procurements to reflect 508's provisions,"
Sherry says. "Our staff is trained to look for
508-compliant tools and technologies. We
also work with industry suppliers to make
sure that if no products currently exist, they
are working to improve accessibility."
Presenting data in graphics and charts in
a 508-compliant format was a challenge at
the International Trade Administration
(ITA), says Alan Vander Mallie, ITA's Web
manager and Section 508 coordinator.
Although there are several 508-compliant
plain-text enlargers and text-readers to aid
the blind and the deaf, Vander Mallie's staff
could find no commercial software that
could present graphical data in a 508-
So ITA Web developers turned to
MapInfo, a geographic information systems
software developer, to co-design software
that would let ITA's Web site, TradeStats
Express, provide 508-compliant graphical
The cost of developing 508-compliant
chart-reading features from scratch was
twice the usual Web site development price
tag, according to Vander Mallie. But the
extra effort was worth it, he says. The work
has blazed a trail for other agencies with
similar graphical data-presentation needs.
The effort may be worth it in other ways,
too. The Department of Justice is surveying
all federal agencies on the status of their 508
compliance and plans to release results of
its survey later this spring.
Enlist Help From the Industry
One road to 508 compliance is to seek
assistance from industry sources.
"Technology suppliers are working to
improve accessibility technologies," says
Mike Paciello, president of Paciello Group,
a Nashua, N.H.-based IT consulting firm
that specializes in accessibility.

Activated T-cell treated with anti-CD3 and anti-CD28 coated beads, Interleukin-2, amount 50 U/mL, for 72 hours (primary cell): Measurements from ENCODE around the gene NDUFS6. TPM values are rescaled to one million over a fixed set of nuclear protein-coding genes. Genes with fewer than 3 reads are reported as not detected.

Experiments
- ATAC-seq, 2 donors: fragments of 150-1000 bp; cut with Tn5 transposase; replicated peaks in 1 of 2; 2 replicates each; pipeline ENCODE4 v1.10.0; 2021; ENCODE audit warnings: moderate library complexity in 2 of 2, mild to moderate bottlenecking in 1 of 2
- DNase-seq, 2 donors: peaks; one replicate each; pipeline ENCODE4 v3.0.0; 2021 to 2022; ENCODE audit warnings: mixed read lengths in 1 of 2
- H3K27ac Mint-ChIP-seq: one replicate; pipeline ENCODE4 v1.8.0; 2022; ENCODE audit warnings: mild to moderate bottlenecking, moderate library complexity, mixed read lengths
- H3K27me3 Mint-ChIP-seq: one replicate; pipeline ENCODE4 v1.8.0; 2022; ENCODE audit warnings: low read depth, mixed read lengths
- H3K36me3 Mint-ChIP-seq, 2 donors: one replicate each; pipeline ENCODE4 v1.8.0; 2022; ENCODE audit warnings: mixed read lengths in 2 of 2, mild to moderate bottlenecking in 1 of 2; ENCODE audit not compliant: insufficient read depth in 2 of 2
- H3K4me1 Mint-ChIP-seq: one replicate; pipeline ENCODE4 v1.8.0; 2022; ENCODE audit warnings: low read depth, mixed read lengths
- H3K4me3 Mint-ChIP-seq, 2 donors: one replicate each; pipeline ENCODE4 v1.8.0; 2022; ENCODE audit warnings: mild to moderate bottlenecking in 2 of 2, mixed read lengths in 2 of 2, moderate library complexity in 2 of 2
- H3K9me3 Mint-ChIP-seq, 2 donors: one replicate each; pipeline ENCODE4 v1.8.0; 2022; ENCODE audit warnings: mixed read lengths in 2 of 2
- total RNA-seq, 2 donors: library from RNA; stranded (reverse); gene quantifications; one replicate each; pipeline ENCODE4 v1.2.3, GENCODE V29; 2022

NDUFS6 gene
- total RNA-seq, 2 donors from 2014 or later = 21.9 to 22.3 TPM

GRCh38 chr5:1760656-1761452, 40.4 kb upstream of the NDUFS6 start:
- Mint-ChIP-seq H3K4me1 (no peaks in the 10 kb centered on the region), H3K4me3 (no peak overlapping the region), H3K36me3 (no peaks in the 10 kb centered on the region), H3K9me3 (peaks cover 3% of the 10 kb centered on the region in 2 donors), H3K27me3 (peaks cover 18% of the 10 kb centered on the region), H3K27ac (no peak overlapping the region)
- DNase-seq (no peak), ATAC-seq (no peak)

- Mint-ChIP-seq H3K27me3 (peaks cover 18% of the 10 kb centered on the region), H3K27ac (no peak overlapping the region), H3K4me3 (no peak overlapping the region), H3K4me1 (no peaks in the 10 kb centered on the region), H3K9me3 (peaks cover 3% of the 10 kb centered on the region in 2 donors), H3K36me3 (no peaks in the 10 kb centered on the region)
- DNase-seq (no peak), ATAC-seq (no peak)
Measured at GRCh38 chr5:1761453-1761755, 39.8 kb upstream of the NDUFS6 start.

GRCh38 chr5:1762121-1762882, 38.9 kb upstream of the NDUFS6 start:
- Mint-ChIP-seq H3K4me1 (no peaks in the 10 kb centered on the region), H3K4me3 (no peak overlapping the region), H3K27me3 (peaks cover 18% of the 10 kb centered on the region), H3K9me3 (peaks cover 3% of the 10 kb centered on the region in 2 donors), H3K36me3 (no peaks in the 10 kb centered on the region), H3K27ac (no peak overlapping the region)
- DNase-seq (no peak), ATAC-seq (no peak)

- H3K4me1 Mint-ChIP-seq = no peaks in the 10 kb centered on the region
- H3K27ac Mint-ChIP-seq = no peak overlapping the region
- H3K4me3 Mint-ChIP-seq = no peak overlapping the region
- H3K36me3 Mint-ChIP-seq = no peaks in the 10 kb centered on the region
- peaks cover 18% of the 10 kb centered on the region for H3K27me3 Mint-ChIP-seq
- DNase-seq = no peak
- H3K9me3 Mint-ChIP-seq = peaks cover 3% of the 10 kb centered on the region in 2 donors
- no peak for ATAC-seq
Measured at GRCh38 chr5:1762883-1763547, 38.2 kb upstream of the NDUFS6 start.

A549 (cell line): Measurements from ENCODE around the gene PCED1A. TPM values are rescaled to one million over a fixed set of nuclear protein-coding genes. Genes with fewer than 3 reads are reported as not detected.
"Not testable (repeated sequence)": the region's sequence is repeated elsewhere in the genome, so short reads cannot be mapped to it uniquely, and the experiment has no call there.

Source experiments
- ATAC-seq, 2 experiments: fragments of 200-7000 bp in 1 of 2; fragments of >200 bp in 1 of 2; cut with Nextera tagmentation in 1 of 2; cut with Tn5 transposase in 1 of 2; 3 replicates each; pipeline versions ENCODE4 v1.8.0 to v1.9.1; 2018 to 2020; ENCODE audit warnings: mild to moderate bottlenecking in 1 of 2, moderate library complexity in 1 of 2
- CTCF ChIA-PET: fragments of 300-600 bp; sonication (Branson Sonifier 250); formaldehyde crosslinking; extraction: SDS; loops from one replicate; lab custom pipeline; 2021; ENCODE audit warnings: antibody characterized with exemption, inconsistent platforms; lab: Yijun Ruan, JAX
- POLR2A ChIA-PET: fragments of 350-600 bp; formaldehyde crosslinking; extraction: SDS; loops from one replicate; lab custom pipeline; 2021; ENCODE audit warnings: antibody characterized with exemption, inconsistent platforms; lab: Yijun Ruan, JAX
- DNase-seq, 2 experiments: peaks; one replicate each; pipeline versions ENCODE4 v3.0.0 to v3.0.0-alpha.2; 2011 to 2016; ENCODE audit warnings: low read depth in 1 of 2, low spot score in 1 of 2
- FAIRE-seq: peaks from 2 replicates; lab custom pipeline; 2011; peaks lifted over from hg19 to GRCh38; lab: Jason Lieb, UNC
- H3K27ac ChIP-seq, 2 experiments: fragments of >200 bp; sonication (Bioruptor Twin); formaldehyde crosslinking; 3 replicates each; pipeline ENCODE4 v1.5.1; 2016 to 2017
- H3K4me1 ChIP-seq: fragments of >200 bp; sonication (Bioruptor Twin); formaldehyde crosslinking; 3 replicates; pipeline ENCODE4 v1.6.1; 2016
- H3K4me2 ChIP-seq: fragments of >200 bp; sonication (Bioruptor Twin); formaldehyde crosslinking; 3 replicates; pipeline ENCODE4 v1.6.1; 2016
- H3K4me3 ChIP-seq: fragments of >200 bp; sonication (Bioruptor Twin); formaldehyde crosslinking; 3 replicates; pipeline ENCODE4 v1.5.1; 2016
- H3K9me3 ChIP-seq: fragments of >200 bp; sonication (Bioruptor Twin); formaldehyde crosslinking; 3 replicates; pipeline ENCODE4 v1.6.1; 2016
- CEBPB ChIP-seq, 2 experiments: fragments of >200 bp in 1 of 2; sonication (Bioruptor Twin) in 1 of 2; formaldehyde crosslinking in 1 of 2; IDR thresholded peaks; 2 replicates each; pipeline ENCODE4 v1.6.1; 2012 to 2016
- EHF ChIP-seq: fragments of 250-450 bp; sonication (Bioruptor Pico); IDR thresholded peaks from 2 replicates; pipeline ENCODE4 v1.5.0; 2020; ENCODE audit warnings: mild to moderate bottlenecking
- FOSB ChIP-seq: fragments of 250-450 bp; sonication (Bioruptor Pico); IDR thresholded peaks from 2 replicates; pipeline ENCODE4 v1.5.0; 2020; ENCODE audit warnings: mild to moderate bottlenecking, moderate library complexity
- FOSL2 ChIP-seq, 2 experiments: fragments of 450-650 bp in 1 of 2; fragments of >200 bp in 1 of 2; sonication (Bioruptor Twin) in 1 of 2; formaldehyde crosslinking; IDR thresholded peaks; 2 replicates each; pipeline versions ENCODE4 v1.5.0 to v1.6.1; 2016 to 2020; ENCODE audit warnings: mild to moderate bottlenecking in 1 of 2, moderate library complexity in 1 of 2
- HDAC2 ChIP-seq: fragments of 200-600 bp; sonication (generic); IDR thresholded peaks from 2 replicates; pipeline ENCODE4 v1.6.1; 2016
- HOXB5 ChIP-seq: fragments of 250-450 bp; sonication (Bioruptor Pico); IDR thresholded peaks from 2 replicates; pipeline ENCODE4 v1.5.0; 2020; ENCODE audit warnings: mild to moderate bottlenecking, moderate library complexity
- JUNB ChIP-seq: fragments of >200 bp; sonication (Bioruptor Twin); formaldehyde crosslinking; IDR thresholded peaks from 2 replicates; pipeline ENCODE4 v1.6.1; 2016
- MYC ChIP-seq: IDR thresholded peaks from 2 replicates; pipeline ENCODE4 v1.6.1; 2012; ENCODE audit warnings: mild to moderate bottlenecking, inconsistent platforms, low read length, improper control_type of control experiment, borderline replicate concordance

There remains "an enormous need to
raise awareness of accessibility as simply
good business," Paciello says. One way to
get the message across, he adds, would be
more prominent promotional campaigns.
According to the Department of
Commerce, 20 percent of the population of
the United StatesÂ293 million people, as
estimated by the U.S. Census BureauÂare
disabled. That means nearly 60 million
people have disabilities that range from a
need for reading glasses to serious visual,
hearing or other cognitive disabilities. And
that number is sure to grow as the baby
boomer generation ages.
The Justice Department
survey will provide
information on federal
agencies' compliance in
four key areas:
Â General processes for
implementing Section 508
Â Administrative complaints
and civil actions
Â Web site compliance.
Source: GSA's Section 508
Web site ( www.section508.gov)
stew*ard*ship: the office,
duties and obligations of a
steward; also: the
individual's responsibility to
manage his life and
property with proper regard
to the rights of others.
Source: Webster's Dictionary,
FOUR STEPS TO COMPLIANCE
The Patent and Trademark Office has a four-step process to
ensure compliance with Section 508:
Â Elicit top management buy-in
Â Build awareness
Â Assign responsibility for compliance
Â Enforce the rules.
Tip: One good way to ensure Section 508 compliance in
software development projects is to create project milestones
for developers to review accessibility considerations.
Source: GSA's Section 508 Web site ( www.section508.gov)